When a person reads between the lines, they are inferring meaning which is not explicitly represented. What is an idiomatic version of this which can apply to spoken words?
Vis–à–vis something similar to describing a speaker's attitude as an “undercurrent” of whatever.

BTW, something like ‘to hear that which was not said’ or the like would probably not be a proper idiom.

P.S. I've seen the question 'Between the lines' or 'read between the lines', and this is not a duplicate of that by any interpretation.

  • You lost me at construment. Mar 21, 2017 at 0:17
  • 5
    You can use "reading between the lines" - meaning inferring something that was not expressly stated - irrespective of whether you are referring to something read or spoken. E.g. "He said XYZ, but, reading between the lines, I think he meant ...".
    – TrevorD
    Mar 21, 2017 at 0:27
  • 1
    @Clare I don't know if that has the same impact when used for the ultimate word. :-) Mar 21, 2017 at 1:08
  • 1
    I've heard and used "listen between the lines" on several occasions.
    – Hot Licks
    Mar 21, 2017 at 2:07

2 Answers 2


The idiom 'read between lines' can be applied to spoken words as well.

read between the lines: (idioms.thefreedictionary.com)

to find a hidden meaning in something said or written.

The report doesn't criticize the research directly, but you can read between the lines that the review committee wasn't impressed.

After listening to what she said, if you read between the lines, you can begin to see what she really means.

It seems the following phrasal verb is also fit:

delve into something ( Cambridge Dictionary)

to examine something carefully in order to discover more information about someone or something:

It's not always a good idea to delve too deeply into someone's past.

  • 1
    But, surely there must be a version which references the medium of speech. I'd rather not accept this as an answer, colloquially correct though it may be, simply because this question should be kept open in anticipation of a more appropriable answer. Mar 21, 2017 at 1:12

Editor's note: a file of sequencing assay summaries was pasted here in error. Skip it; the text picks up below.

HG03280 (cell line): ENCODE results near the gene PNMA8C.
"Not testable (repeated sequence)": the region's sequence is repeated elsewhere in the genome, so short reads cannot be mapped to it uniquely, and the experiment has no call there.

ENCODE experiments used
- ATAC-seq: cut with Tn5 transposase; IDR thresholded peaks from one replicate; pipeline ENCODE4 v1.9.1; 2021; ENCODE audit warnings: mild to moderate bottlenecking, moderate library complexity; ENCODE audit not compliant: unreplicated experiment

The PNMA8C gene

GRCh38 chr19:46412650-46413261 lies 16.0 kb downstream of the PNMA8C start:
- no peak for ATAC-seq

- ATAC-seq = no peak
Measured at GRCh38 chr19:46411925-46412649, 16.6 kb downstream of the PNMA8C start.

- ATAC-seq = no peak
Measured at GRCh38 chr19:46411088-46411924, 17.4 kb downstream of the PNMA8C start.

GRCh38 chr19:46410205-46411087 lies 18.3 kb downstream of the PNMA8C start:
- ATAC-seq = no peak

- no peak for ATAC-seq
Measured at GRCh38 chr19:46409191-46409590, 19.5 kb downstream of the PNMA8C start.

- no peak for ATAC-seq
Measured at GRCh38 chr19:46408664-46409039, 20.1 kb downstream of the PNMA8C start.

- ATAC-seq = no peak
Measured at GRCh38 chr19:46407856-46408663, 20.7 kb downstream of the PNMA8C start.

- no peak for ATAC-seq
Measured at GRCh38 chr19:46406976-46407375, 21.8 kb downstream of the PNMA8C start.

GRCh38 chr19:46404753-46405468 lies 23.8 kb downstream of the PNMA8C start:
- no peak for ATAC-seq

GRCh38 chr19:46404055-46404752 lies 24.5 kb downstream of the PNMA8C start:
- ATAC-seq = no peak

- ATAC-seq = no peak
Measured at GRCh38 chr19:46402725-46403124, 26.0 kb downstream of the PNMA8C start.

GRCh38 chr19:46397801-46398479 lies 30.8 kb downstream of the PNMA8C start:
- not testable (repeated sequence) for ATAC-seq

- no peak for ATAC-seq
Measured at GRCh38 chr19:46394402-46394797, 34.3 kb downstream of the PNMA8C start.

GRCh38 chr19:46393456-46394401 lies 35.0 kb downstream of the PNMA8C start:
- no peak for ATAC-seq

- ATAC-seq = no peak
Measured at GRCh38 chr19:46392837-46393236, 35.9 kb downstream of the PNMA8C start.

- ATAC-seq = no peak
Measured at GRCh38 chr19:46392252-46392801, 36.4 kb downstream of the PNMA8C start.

• You're not obliged by any construment to ever accept an answer, even a good one. Sometimes when you accept an answer you reduce your chances of getting others. I've on occasion not accepted any answer to a question because two or more answers contributed near equal amounts of quality useful information. Mar 21, 2017 at 3:10

Pick up vibes, get vibes, get the vibes, or pick up on

pick up on something (spoken): 1. to notice something The evidence was there - I just didn't pick up on it. (Cambridge Dictionary of American Idioms)

vibes: emissions that give others a sense of your thoughts or feelings (Urban Dictionary)


I got the vibes Helen doesn't really like having houseguests.

Yeah, I picked up on that too. Like when she would leave the kitchen whenever we showed up. How about you, Jane? Did you pick up any vibes from Helen last weekend?

Jane: I can see why you got that vibe from her, but I happen to know she was having trouble meeting a deadline. Don't take it personally.

Your Answer

By clicking “Post Your Answer”, you agree to our terms of service and acknowledge that you have read and understand our privacy policy and code of conduct.

Not the answer you're looking for? Browse other questions tagged or ask your own question.